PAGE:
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Genetic Screening

Federal And State Legislation, The Constitution, Civil Rights, And Scientific Theory, Amniocentesis And The Abortion Debate

The scientific procedure of examining genetic makeup to determine if an individual possesses genetic traits that indicate a tendency toward acquiring or carrying certain diseases or conditions. In 2001, scientists first published the complete human genome map (a human's genetic blueprint), greatly advancing the capability and use of genetic screening, manipulation, and replication.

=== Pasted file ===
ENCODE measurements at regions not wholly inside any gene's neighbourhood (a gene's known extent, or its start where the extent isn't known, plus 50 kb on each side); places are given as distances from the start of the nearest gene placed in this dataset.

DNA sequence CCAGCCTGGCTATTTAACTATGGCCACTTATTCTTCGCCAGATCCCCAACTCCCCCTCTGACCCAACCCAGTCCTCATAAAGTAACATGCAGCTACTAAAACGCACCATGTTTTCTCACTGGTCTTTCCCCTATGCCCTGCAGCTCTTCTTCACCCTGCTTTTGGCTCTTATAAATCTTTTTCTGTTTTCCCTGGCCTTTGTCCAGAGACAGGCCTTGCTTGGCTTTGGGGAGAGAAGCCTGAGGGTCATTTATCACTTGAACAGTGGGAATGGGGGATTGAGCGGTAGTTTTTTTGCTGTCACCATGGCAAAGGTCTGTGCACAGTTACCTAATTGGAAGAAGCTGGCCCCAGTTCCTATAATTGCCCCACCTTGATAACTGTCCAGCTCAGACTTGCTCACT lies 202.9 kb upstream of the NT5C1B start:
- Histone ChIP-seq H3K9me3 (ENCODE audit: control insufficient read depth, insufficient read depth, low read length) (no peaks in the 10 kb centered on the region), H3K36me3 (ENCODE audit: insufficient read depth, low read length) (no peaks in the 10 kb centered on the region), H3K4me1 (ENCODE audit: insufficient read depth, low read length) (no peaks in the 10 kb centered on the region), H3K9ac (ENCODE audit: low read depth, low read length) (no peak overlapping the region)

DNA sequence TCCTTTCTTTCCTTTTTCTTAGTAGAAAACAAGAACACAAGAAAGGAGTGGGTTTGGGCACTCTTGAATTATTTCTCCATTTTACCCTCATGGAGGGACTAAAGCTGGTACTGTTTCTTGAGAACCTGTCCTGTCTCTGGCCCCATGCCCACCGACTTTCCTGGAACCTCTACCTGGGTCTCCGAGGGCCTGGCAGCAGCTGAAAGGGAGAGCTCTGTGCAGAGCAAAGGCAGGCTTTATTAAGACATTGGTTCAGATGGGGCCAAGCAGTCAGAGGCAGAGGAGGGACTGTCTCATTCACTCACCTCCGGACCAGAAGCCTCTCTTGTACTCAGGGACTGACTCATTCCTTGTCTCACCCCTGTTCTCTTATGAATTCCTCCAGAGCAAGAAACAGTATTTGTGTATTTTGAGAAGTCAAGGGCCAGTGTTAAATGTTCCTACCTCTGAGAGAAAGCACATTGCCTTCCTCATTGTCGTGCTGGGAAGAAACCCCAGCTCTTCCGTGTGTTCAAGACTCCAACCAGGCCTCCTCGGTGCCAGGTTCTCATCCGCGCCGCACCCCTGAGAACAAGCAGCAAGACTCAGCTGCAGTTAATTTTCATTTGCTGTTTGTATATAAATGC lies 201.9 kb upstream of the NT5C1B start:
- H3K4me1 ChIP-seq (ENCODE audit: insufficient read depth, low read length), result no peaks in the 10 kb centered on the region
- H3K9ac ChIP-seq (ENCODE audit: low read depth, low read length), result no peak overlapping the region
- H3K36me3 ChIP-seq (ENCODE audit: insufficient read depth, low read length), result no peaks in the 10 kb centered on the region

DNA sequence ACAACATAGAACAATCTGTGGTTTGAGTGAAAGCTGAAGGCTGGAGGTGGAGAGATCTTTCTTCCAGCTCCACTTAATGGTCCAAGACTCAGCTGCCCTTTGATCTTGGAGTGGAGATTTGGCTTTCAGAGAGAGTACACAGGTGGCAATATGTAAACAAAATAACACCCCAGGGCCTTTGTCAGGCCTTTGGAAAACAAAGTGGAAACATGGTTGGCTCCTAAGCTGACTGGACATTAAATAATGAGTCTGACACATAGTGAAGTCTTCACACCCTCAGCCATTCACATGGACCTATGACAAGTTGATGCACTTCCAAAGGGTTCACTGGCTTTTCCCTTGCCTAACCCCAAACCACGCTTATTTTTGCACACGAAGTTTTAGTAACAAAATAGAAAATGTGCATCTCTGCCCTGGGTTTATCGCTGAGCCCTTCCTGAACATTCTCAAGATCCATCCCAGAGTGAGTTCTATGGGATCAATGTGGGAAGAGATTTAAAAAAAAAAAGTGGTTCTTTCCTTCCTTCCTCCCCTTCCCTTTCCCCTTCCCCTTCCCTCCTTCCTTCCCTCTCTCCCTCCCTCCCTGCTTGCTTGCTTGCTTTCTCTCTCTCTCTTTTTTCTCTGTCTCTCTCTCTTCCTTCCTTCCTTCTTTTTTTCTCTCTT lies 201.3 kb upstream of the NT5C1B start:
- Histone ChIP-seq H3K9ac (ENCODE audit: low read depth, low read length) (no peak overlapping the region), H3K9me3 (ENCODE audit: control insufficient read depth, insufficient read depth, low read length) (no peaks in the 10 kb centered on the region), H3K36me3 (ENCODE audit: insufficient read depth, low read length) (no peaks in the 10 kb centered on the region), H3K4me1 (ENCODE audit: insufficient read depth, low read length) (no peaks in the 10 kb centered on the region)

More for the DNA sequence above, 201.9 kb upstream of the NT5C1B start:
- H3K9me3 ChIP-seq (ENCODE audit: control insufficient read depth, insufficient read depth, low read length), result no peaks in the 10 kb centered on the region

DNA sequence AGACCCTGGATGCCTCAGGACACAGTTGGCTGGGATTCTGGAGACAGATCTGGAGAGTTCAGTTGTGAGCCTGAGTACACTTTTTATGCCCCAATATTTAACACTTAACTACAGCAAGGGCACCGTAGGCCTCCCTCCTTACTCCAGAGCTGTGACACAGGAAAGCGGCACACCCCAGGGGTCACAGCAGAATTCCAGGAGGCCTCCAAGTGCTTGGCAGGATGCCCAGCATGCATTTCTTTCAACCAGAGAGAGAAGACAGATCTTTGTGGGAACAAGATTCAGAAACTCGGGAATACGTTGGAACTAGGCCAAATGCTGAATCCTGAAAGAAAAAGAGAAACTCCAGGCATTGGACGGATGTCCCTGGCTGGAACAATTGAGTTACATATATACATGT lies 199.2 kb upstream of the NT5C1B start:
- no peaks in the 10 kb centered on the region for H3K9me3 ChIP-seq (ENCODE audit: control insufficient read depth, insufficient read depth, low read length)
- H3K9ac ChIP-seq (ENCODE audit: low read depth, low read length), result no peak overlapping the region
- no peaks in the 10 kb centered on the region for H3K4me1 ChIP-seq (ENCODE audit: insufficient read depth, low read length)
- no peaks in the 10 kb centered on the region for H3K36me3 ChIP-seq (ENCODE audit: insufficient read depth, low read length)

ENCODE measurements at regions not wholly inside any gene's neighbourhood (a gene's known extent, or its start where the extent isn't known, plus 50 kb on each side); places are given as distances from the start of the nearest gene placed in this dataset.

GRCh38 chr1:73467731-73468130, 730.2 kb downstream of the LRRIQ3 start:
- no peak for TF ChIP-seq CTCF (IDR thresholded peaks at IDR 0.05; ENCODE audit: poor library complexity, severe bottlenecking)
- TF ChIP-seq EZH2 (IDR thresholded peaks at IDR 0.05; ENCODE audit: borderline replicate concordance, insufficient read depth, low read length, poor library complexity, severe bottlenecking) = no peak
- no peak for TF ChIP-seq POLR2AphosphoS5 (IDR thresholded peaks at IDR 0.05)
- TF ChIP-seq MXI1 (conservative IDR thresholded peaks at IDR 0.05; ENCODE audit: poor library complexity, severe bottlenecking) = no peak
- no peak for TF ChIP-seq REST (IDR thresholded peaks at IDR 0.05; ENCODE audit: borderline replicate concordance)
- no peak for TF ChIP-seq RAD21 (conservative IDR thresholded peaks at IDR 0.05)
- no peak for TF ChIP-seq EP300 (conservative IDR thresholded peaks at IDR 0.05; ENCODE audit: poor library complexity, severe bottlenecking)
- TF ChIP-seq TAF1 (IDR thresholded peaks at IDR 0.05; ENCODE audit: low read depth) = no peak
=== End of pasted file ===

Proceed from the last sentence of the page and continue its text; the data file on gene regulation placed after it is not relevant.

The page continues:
Genetic testing of humans facilitates the discovery and treatment of genetic defects, both before and after birth. CIVIL RIGHTS proponents, employers, and those who suffer from genetic diseases have debated genetic screening because the procedure poses practical and theoretical legal, economic, and ethical problems. Some theorists, for example, have suggested that genetic screening could improve society if it were made mandatory before hiring or marriage. Others say that this practice would be unconstitutional. Genetic screening is a dynamic rather than static field of medical and scientific experimentation and application that clearly involves scientific, legal, and ethical interests which may differ or compete. Accordingly, each new milestone or discovery warrants commensurate review of these interests for both beneficial and potentially detrimental consequences.

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